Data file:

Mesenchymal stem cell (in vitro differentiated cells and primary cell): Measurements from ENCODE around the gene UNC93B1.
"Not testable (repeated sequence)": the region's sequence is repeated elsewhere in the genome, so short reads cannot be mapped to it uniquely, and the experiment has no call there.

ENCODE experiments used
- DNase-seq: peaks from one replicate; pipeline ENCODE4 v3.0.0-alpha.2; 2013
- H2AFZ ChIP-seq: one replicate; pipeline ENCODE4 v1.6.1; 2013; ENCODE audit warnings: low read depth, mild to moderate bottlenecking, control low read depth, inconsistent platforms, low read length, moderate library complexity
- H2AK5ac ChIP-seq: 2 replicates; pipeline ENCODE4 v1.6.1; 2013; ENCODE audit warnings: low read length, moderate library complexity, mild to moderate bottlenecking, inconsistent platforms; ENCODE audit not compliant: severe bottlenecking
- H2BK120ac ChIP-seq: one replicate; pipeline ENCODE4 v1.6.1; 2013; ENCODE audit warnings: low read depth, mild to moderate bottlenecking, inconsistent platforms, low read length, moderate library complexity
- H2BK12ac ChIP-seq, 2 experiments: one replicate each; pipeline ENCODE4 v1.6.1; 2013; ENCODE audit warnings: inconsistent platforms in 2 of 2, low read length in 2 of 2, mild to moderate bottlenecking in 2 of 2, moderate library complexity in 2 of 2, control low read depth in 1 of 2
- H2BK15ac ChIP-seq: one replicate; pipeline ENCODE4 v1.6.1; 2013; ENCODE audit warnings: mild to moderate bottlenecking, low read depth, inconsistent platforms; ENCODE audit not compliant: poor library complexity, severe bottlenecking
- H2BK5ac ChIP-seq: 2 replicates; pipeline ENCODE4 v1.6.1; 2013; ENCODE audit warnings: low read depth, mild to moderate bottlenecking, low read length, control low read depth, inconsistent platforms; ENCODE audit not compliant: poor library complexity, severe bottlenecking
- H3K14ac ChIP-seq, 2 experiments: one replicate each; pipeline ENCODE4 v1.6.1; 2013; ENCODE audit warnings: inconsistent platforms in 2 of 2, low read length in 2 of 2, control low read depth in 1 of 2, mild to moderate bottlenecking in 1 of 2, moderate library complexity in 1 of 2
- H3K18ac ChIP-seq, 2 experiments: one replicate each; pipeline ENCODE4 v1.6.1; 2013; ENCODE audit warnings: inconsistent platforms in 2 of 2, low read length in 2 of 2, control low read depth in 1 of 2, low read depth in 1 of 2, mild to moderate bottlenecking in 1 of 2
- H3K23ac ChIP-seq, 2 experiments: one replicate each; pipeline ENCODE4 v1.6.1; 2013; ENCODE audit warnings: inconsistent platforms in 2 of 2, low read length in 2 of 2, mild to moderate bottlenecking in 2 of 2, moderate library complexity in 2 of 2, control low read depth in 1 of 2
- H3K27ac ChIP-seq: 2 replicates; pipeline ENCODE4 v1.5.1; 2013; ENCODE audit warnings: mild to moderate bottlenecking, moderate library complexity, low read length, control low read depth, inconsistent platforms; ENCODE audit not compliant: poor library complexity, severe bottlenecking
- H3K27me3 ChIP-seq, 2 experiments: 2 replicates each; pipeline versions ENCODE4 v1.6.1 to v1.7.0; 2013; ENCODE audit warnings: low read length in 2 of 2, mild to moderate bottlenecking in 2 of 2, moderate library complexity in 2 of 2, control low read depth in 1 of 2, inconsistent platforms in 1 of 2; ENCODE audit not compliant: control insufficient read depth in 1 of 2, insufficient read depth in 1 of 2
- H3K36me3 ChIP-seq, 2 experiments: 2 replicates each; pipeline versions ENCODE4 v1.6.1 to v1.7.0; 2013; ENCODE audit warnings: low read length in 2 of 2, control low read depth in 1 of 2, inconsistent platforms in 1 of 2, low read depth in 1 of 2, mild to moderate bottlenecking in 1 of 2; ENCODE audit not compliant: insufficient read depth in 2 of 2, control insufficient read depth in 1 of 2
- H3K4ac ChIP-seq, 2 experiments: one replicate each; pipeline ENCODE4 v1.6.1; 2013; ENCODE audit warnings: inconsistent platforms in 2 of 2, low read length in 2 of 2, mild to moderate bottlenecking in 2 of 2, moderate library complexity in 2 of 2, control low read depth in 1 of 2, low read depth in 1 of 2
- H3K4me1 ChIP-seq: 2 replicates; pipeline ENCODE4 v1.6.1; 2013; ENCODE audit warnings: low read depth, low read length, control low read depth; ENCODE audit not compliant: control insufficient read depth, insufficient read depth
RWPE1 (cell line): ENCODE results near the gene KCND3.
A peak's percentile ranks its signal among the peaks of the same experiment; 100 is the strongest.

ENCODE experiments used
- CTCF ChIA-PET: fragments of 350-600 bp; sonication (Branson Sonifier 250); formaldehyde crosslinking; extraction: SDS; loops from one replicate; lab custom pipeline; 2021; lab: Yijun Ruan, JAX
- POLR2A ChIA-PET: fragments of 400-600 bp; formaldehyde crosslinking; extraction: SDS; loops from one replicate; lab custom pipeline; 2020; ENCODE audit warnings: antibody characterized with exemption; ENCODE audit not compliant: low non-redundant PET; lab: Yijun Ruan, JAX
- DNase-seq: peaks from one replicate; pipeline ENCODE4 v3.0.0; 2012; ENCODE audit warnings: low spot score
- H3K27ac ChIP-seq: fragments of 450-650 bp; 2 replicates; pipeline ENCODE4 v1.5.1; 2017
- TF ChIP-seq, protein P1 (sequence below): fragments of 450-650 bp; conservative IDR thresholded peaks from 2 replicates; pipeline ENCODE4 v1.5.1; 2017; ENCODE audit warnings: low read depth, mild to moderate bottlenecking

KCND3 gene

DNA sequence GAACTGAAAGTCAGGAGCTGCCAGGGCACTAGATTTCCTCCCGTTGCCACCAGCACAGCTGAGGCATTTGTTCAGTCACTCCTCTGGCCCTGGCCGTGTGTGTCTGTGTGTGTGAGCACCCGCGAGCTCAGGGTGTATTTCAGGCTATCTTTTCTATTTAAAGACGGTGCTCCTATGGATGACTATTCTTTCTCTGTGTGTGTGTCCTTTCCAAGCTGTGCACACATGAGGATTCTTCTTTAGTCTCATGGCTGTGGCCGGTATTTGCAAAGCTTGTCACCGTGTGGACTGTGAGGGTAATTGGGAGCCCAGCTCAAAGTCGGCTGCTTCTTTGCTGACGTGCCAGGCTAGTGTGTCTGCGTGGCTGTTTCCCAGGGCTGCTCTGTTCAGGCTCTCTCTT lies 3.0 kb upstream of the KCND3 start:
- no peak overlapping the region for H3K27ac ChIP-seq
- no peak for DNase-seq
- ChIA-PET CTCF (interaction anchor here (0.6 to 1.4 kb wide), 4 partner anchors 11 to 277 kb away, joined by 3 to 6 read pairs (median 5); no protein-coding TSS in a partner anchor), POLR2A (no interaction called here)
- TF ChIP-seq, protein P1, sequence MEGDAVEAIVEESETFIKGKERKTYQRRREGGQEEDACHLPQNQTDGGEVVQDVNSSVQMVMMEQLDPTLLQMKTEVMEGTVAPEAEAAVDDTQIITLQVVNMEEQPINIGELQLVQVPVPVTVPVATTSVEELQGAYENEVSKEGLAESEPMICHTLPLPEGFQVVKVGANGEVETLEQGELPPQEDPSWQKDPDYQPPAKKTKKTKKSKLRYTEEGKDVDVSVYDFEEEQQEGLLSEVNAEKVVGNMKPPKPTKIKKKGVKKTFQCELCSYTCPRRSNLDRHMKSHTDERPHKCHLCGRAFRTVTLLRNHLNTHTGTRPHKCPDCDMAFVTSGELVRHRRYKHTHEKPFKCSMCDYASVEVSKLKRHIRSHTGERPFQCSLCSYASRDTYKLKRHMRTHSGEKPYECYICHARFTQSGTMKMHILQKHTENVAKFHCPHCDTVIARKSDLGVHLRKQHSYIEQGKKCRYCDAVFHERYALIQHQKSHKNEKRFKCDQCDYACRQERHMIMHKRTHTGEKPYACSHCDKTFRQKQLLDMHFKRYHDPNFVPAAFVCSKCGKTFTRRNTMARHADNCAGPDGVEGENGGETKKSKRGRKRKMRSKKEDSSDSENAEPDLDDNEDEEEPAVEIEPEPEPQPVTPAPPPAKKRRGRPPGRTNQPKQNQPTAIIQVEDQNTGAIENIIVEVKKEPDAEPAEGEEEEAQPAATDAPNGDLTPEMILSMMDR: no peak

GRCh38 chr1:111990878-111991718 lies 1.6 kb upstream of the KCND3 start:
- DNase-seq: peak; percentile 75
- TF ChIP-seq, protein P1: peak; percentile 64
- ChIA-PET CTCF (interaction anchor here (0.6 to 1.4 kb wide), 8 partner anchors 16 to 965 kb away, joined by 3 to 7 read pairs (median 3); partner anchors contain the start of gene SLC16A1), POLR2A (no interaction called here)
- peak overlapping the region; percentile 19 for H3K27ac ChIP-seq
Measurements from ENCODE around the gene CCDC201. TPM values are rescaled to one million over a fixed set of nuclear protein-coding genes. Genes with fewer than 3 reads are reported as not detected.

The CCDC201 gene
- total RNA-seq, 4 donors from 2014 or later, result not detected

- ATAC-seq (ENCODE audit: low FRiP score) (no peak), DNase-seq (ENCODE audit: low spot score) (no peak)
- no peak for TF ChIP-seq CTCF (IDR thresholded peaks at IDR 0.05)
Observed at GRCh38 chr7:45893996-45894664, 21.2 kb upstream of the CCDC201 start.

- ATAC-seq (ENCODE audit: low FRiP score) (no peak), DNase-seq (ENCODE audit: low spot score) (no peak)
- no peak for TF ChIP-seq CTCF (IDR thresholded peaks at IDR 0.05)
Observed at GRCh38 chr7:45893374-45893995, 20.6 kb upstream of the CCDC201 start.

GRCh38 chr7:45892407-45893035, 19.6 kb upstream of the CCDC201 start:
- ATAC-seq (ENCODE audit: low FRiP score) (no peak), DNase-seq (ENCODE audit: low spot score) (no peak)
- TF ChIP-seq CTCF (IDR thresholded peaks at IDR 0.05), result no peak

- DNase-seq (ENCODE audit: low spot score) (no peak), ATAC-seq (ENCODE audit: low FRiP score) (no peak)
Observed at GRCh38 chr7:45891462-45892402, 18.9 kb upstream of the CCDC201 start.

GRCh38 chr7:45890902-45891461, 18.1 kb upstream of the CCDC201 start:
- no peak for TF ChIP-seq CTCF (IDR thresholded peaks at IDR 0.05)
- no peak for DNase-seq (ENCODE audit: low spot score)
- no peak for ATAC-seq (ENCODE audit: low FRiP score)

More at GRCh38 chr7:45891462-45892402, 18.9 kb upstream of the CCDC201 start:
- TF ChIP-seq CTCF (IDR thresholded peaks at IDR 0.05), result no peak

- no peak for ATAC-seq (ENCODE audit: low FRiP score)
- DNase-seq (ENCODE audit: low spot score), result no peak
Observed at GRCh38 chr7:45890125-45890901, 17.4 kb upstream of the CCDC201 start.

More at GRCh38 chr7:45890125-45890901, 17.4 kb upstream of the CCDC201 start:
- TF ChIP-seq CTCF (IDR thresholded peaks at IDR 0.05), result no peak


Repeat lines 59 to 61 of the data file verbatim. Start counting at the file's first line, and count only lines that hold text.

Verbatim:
- DNase-seq (ENCODE audit: low spot score), result no peak
Observed at GRCh38 chr7:45890125-45890901, 17.4 kb upstream of the CCDC201 start.

More at GRCh38 chr7:45890125-45890901, 17.4 kb upstream of the CCDC201 start: